Etching by goldsmiths and other metal-workers in order to decorate metal items such as guns, armour, cups and plates has been known in Europe since the Middle Ages at least, and may go back to antiquity. The elaborate decoration of armour, in Germany at least, was an art probably imported from Italy around the end of the 15th century—little earlier than the birth of etching as a printmaking technique.
Etching is a method of printing where hollowed out parts of the etching medium (usually copper or zinc plate) are filled in with printing ink which is pressed from the grooves onto dampened paper as it passes through a printing press.
The lines which form the picture are drawn (or scratched) through and acid-resistant ground to expose the metal with an etching needle. The hollowed out areas are created through the action of acid applied in particular places, i.e. 'etching'.
Etching allows the artist to create a more than one print from a plate, called editions. All of the etchings available on this site are from limited editions and the number of prints available for purchase are indicated.
Although linoleum as a floor covering dates to the 1860s, the linocut printing technique was used first by the artists of Die Brücke in Germany between 1905 and 1913 where it had been similarly used for wallpaper printing. They initially described these prints as woodcuts, which at the time sounded more respectable.
This form of printing is now often referred to as Relief Printing. Lino, wood, metal, rubber foam, even vegetables can be used as blocks or plates in relief printing.
A relief print is classically created by starting with a flat surface (lino or wood) and then removing, by carving, areas intended to print white. The remaining or protruding surfaces of the printing block is inked, while the recessive or carved areas are ink free.
Printing the image is a matter of bringing the inked, protruding areas into firm contact with paper. The back of the paper can be rolled or pressed by hand using a brayer or roller or a printing press.
Lino/blocks allows the artist to create a more than one print, called editions. All of the lino/block prints available on this site are from limited editions and the number of prints available for purchase are indicated,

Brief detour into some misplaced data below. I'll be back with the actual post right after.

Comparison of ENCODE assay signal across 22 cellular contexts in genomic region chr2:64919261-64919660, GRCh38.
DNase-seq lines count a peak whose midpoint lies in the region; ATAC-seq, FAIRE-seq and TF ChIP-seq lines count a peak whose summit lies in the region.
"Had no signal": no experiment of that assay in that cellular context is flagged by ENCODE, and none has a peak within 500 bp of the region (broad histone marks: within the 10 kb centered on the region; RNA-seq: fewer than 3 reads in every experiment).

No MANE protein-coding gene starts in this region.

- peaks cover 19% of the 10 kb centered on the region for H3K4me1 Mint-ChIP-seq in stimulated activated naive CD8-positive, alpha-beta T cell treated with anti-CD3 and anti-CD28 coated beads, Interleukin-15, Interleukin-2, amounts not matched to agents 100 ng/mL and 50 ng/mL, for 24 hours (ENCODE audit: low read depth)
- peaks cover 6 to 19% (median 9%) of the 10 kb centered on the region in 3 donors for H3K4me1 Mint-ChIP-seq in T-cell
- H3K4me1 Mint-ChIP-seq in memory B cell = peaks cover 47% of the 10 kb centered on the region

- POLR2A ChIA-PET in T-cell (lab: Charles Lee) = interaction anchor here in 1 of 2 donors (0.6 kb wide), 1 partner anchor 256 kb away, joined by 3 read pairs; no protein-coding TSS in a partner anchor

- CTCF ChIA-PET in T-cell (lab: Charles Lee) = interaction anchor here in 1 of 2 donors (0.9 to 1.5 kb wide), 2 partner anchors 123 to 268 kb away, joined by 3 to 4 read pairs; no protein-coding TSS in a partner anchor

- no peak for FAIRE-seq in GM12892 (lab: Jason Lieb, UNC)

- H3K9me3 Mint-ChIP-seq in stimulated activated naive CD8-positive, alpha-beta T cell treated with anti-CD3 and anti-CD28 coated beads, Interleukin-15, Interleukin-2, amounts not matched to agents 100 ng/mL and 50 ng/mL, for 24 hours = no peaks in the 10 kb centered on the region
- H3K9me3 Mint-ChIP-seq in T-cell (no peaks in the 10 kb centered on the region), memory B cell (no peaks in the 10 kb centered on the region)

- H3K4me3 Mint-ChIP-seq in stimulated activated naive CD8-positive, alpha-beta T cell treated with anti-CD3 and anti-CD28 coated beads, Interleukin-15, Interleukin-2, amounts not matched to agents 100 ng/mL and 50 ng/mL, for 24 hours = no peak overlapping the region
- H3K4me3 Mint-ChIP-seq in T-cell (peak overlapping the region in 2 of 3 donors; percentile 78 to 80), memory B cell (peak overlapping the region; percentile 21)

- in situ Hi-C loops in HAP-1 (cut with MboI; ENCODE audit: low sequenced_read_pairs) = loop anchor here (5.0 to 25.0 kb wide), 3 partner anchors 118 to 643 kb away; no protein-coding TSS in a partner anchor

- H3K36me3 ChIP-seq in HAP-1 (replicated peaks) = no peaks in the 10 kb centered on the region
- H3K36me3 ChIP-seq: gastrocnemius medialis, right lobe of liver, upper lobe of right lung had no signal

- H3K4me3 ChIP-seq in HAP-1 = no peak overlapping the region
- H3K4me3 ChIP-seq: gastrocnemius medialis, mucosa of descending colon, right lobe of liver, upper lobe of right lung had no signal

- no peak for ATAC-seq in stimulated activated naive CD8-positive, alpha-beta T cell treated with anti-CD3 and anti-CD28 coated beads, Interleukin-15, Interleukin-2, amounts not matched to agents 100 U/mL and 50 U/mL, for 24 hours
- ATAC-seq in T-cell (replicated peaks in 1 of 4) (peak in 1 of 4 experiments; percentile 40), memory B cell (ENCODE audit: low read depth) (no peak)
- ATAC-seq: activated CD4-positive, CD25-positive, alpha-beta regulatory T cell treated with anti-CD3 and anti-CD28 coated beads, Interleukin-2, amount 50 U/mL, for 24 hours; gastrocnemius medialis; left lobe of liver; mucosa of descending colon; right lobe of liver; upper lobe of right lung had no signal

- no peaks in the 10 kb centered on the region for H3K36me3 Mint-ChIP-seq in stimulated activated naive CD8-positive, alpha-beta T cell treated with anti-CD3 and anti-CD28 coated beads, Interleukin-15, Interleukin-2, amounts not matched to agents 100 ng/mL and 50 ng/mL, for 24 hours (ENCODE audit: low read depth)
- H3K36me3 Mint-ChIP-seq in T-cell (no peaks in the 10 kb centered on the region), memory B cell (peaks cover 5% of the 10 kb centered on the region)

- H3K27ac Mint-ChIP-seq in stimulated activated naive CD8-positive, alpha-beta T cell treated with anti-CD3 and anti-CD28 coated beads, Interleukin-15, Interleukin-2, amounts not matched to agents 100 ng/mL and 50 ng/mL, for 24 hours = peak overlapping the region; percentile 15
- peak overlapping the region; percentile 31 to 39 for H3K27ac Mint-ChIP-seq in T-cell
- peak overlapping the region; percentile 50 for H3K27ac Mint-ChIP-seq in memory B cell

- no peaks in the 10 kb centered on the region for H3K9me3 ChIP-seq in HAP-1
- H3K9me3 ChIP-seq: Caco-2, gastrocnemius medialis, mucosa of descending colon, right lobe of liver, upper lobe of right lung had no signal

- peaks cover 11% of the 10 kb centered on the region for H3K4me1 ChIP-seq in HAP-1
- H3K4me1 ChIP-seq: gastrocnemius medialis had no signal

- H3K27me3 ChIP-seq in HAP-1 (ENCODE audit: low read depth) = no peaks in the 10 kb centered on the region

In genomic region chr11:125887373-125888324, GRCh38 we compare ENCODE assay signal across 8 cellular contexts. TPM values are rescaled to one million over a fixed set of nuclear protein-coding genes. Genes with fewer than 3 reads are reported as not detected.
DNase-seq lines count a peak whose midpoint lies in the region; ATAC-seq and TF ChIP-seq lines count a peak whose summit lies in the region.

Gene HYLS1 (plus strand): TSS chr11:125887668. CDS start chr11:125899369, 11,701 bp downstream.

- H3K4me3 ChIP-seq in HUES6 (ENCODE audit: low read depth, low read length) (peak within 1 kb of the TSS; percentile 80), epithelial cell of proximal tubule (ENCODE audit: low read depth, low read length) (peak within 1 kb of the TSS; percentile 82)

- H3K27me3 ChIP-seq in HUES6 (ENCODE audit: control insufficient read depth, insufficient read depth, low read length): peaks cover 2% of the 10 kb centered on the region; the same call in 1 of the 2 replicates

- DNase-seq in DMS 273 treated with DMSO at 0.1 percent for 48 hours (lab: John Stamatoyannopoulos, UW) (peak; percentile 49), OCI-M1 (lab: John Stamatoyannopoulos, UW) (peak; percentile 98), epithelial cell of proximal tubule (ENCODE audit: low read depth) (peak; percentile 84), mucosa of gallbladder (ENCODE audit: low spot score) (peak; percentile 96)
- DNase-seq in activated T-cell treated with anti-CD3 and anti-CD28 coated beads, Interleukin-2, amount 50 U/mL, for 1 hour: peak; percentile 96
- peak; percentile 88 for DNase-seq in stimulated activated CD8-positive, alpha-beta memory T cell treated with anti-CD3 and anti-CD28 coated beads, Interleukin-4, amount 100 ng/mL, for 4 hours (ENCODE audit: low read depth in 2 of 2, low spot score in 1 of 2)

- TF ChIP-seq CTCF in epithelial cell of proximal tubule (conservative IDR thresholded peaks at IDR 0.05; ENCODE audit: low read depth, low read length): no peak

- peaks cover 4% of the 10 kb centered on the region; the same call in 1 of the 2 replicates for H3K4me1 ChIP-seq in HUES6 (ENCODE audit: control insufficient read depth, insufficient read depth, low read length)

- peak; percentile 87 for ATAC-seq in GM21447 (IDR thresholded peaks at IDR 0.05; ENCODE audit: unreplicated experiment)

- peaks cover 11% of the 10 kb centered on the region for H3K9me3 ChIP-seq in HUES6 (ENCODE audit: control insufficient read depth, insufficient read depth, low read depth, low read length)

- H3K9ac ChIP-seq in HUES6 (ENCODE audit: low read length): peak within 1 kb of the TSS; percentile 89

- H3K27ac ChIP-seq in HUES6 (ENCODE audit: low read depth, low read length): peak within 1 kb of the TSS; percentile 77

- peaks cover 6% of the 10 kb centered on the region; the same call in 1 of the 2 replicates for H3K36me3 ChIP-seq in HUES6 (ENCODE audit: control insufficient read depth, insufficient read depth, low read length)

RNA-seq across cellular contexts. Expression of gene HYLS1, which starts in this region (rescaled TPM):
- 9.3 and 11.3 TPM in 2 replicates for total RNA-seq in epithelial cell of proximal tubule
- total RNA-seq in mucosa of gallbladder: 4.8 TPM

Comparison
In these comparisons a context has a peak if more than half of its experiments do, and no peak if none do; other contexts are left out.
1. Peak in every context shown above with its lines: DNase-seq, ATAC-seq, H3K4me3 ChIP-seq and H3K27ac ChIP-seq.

A mono-print is a single impression of an image; rather than printing multiple copies of a single image, only one impression may be produced, either by painting or making a collage on a block (glass, cardboard, wood etc.).
An edition is a number of prints struck from one plate, lino or wood block, usually at the same time. This may be a limited edition (a fixed number of impressions produced on the understanding that no further impressions or copies will be produced at later date) or an open edition (limited only by the number that can be sold or produced before the plate/block wears).
Most modern printmakers produce only limited editions which are normally hand signed and numbered by the artist, typically in pencil. The first number is the number of the print itself, while the second number is the number of overall prints the artist has printed of that image, e.g. 2/6 indicates that the print is the second of six prints the artist has printed in that edition.
Each print in an edition is individually hand inked and printed which may result in some slight variations from print to print.
Artists will sometimes refer to a print as a 'one-off', meaning that the artist has made a unique print with no reproductions; these are called mono-types or mono-prints.